Farmhouse Chicken with Roasted Garden Vegetables INGREDIENTS: • 4 1/2 pounds chicken legs, about 12 • 2 1/2 pounds russet or gold potatoes, rinsed, peeled, and quartered • 3 large carrots, rinsed, peeled, and chopped • 1 sweet onion, peeled ,and chopped • 1 large yellow sweet bell pepper, rinsed, seeded, and chopped • 4 large cloves garlic, peeled, and coarsely chopped • 2 tablespoons fresh sage, chopped • 1 1/2 teaspoons fresh rosemary, chopped • 1 1/4 teaspoons kosher salt • 1/2 teaspoon seasoned salt • 1/4 teaspoon ground coriander • 1/4 teaspoon freshly ground black pepper • 1/4 teaspoon freshly ground pepper medley • 2 tablespoons olive oil DIRECTIONS: Preheat the oven to 400 degrees. Arrange chicken legs around the perimeter of a large roasting pan. In the center of the pan, combine the potatoes, carrots, onion, and bell pepper. Sprinkle the vegetables with chopped garlic, sage, and rosemary. In a small bowl, stir together kosher salt, seasoned salt, coriander, black pepper, and pepper medley. Sprinkle the mixture over the chicken and vegetables, and drizzle with olive oil. Roast, uncovered, 50 to 60 minutes or until the chicken is done, the vegetables begin to brown, and are tender when pierced with a sharp knife. An instant-read meat thermometer should reach 165 degrees when inserted into the center of the meat, but not next to the bone. YIELD: 5 to 6 servings


Does Allie Beth Allman Have a Secret Formula?

How did Allie Beth Allman & Associates become the number one real estate firm in Dallas’ most prestigious neighborhoods? Keith Conlon, Allman’s general manager, said there are several reasons. First, the firm has combined the stellar reputations of Warren Buffett’s Berkshire Hathaway and of Allie Beth Allman. Second, the Allman firm is attracting some of the highest caliber agents in its key markets. Third, the firm allows its agents to brand themselves and their teams, which is attractive to agents who want to market their name with the top real estate firm in Dallas. And fourth, Allman encourages its agents to be entrepreneurial. The results are spectacular. The Allman firm ended 2017 as the top brokerage firm in the Park Cities and Preston Hollow and in all of Dallas County for the sale of homes valued at more than $1 million, more than $2 million and more than $5 million. “We are thrilled for the success our agents and the firm had last year,” said Allie Beth Allman, president and CEO of Allie Beth Allman & Associates. “We have the best agents in Dallas.” To learn more about the Allman firm, visit www.alliebeth. com.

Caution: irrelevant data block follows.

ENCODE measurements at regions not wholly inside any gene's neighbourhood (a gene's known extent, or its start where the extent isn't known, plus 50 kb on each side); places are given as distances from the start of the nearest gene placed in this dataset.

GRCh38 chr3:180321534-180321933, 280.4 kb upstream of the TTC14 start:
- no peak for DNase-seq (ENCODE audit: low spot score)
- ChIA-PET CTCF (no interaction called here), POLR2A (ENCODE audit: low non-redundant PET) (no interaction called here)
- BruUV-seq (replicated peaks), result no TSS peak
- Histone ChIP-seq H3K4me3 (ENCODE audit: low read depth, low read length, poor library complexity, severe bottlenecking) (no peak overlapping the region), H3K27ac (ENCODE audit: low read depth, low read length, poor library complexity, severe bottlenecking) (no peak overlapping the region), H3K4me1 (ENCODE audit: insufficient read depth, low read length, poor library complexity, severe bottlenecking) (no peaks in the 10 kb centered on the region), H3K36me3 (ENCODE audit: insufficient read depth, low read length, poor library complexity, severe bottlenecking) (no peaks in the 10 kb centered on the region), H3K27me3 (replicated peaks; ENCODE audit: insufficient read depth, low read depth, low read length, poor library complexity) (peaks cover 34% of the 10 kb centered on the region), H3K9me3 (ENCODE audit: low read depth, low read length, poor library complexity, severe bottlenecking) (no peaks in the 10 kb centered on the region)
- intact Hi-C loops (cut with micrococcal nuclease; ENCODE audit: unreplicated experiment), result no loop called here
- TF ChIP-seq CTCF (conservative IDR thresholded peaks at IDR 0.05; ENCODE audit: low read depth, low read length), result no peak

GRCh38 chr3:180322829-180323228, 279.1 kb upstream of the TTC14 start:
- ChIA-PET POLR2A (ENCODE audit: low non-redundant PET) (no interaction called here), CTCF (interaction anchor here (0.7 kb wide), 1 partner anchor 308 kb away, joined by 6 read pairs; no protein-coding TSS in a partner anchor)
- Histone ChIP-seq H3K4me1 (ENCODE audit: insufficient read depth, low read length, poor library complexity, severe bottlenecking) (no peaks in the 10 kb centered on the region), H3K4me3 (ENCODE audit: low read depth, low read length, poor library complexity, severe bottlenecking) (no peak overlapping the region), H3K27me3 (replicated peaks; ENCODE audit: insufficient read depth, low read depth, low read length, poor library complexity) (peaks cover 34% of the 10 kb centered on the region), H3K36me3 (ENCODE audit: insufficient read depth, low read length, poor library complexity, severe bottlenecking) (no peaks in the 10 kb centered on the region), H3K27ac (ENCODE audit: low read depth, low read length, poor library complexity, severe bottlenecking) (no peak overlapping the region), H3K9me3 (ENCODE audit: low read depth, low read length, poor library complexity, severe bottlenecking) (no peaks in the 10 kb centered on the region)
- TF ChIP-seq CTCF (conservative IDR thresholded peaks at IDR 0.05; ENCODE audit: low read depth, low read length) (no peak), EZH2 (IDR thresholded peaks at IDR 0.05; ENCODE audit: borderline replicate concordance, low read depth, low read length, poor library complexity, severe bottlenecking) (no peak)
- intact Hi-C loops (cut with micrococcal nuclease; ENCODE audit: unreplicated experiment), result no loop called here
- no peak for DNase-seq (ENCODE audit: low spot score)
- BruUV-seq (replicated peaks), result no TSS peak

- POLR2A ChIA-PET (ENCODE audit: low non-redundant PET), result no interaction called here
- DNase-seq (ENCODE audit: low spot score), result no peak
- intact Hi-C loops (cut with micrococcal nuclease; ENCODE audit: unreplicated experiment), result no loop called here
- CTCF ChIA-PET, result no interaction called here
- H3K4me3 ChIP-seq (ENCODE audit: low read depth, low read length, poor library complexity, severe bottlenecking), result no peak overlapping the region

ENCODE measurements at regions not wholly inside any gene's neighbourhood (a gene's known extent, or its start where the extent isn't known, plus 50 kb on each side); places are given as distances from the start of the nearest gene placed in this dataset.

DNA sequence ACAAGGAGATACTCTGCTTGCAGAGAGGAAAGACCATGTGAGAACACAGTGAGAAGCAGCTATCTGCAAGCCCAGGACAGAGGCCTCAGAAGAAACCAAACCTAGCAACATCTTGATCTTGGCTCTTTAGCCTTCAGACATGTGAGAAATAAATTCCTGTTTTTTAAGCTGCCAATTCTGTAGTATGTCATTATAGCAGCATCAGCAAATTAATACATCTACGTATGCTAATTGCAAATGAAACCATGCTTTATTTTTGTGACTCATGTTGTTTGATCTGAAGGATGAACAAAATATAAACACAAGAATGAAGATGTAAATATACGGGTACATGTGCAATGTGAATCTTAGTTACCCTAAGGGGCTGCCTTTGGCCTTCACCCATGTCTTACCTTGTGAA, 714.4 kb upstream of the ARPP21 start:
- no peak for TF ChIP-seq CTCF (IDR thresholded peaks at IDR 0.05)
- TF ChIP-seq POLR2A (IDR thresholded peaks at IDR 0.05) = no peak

Largest unit in Highland Gates listed by Tiners

European elegance is at the heart of the distinctive Highland Gates residences on Katy Trail at 4608 Abbott Ave. Martha and McKamy Tiner of Dave Perry-Miller Real Estate are offering Unit 119 ( for $1,472,380. The 3,236 square-foot home (per tax appraisal) features three bedrooms, three full and one-half baths, and a two-car garage with storage. It is the largest unit in the beautifully landscaped complex by more than 200 square feet and features more than 30 recent upgrades in an ideal location -- the outdoor terrace overlooks Knox Street. On the first floor is a guest bedroom suite or study with built-ins. The second floor has great flow for entertaining, with the chef’s kitchen, dining, formal living area and den opening up one to the other. On the top floor is 21-by-16-foot master retreat with walkin closets, a full-size laundry room and spacious guest suite with window seat. For more information or to schedule a showing, contact Martha at 214-533-5058/ or McKamy at 214-354-6903/ Dave Perry-Miller Real Estate ( is a division of Ebby Halliday Real Estate, Inc., with five locations that specialize in Park Cities, Preston Hollow, North Dallas, Lakewood, East Dallas, Uptown, Kessler Park and Farm & Ranch properties.



Highland Gates on Katy Trail in HPISD

Residences At The Stoneleigh

Offered for $1,399,000, this stunning home includes all the amenities you need while also enjoying a central location near Knox-Travis corridor.

The 22-story Residences at the Stoneleigh offers an opportunity to design the home of your dreams with customizable floor plans, large covered terraces and panoramic views from every floor, making each residence a custom home in the sky. “Elegant architecture, top-quality construction, stateof-the-art technology and the finest amenities combine to make Residences at the Stoneleigh a new landmark on the skyline,” said Kyle Crews, with Allie Beth Allman and Associates, listing agent for the remaining developer owned shell units. Homes at the Residences offer views of downtown, a large onsite dog park, covered balconies and numerous amenities, including 24-hour concierge service, valet parking, a banquet room with a kitchen and bar, a 28-seat media room, a heated pool with a spa, an outdoor living area with a fireplace and a grill, conference rooms and a fitness center with dual steam rooms. “For finish-out, Residences at the Stoneleigh will work with you to create your dream home and deliver sophisticated finishes and remarkable interiors for each residence,” Crews said. Contact Donna Smith at 214-326-2575 for additional information about the Residences at the Stoneleigh.